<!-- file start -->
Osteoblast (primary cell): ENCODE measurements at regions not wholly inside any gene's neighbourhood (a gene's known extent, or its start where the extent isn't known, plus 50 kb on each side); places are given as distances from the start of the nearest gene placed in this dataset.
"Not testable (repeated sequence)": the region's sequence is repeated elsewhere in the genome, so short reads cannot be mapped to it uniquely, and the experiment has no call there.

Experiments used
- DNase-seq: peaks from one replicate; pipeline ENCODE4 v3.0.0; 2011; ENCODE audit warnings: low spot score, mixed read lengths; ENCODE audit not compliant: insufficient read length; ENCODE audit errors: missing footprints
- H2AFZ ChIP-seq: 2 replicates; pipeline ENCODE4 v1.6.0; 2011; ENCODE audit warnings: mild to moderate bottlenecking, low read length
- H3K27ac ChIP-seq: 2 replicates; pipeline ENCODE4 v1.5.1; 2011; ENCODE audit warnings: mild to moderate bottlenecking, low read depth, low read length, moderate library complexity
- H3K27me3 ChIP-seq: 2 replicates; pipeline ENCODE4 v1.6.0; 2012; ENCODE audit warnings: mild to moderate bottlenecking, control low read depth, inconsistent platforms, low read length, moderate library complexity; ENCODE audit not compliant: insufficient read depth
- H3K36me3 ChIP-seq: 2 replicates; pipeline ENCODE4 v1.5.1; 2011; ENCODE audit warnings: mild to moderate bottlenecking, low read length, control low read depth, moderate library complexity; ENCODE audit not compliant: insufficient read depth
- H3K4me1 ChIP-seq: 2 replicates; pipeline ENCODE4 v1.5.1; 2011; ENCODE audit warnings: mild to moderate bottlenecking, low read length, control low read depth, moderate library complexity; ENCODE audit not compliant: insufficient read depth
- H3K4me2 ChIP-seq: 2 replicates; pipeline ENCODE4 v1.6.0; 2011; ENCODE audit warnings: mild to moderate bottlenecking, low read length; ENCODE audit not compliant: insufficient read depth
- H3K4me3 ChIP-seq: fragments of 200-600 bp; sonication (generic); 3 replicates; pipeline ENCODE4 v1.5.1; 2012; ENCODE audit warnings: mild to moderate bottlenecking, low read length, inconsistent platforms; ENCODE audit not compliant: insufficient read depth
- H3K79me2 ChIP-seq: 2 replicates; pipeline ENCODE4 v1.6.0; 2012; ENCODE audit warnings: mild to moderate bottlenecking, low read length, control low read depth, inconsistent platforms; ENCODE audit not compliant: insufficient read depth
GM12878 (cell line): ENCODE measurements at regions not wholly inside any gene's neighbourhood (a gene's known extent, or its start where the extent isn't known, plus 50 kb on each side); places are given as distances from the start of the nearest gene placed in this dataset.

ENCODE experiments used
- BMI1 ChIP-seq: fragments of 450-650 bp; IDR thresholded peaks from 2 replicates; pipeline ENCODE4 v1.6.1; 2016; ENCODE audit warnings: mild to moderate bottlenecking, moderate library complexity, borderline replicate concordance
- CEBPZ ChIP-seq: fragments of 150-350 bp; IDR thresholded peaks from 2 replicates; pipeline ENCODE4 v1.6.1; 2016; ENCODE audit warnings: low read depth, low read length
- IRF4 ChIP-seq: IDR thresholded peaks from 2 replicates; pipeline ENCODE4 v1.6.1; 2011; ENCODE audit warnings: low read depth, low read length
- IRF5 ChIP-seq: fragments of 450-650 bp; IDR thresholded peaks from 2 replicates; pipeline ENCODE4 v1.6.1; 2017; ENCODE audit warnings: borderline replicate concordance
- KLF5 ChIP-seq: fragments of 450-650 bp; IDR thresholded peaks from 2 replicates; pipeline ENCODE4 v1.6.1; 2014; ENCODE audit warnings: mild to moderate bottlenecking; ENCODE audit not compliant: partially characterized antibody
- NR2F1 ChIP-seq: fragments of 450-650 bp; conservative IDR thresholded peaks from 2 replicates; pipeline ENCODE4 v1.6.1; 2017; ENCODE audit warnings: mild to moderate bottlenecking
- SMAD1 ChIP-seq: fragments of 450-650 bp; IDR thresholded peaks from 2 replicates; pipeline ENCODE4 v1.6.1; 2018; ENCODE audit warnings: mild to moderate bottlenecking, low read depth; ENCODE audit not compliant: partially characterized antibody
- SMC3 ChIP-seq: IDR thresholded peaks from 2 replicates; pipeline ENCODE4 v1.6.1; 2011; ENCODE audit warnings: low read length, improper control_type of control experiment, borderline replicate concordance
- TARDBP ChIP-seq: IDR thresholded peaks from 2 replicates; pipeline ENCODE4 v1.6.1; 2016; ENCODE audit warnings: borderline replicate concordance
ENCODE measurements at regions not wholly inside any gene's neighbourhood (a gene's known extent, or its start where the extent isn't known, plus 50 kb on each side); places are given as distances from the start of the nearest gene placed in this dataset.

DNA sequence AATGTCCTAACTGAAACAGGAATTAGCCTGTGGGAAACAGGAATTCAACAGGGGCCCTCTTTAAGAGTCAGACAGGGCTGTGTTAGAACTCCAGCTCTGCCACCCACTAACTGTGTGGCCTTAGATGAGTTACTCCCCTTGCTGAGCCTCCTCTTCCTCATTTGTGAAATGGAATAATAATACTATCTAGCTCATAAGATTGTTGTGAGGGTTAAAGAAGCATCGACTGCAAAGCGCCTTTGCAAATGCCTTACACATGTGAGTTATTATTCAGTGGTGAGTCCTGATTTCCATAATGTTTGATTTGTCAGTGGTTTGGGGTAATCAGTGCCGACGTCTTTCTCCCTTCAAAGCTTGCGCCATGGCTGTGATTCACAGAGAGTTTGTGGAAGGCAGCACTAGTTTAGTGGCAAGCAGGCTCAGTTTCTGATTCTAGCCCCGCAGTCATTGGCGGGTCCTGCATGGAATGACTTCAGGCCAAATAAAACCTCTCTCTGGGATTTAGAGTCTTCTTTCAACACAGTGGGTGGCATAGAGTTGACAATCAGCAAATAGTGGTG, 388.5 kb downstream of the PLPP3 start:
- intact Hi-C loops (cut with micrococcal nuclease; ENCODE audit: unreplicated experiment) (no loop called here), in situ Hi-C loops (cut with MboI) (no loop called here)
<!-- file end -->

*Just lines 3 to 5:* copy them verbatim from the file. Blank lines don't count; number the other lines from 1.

Experiments used
- DNase-seq: peaks from one replicate; pipeline ENCODE4 v3.0.0; 2011; ENCODE audit warnings: low spot score, mixed read lengths; ENCODE audit not compliant: insufficient read length; ENCODE audit errors: missing footprints
- H2AFZ ChIP-seq: 2 replicates; pipeline ENCODE4 v1.6.0; 2011; ENCODE audit warnings: mild to moderate bottlenecking, low read length